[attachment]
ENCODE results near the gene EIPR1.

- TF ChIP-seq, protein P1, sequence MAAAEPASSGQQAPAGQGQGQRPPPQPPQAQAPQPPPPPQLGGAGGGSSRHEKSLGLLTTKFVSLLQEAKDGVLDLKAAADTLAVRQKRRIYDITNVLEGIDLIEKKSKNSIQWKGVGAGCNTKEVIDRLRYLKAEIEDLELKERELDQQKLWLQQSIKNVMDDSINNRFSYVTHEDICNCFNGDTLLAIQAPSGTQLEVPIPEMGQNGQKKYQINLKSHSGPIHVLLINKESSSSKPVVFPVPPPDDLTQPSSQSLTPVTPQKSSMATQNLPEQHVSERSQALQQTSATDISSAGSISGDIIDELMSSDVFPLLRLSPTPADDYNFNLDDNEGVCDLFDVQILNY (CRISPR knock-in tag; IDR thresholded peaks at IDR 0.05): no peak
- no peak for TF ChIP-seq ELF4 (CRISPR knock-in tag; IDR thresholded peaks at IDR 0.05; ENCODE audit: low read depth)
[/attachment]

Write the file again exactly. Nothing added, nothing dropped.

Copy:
ENCODE results near the gene EIPR1.

- TF ChIP-seq, protein P1, sequence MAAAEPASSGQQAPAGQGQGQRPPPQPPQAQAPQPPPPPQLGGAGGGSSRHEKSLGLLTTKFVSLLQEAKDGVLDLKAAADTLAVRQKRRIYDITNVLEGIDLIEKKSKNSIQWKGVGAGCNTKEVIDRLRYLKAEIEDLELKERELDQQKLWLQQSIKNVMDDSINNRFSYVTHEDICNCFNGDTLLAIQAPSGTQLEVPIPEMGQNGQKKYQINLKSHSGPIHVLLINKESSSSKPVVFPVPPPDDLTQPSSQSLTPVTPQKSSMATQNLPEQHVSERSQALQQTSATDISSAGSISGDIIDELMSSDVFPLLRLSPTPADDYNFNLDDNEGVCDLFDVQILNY (CRISPR knock-in tag; IDR thresholded peaks at IDR 0.05): no peak
- no peak for TF ChIP-seq ELF4 (CRISPR knock-in tag; IDR thresholded peaks at IDR 0.05; ENCODE audit: low read depth)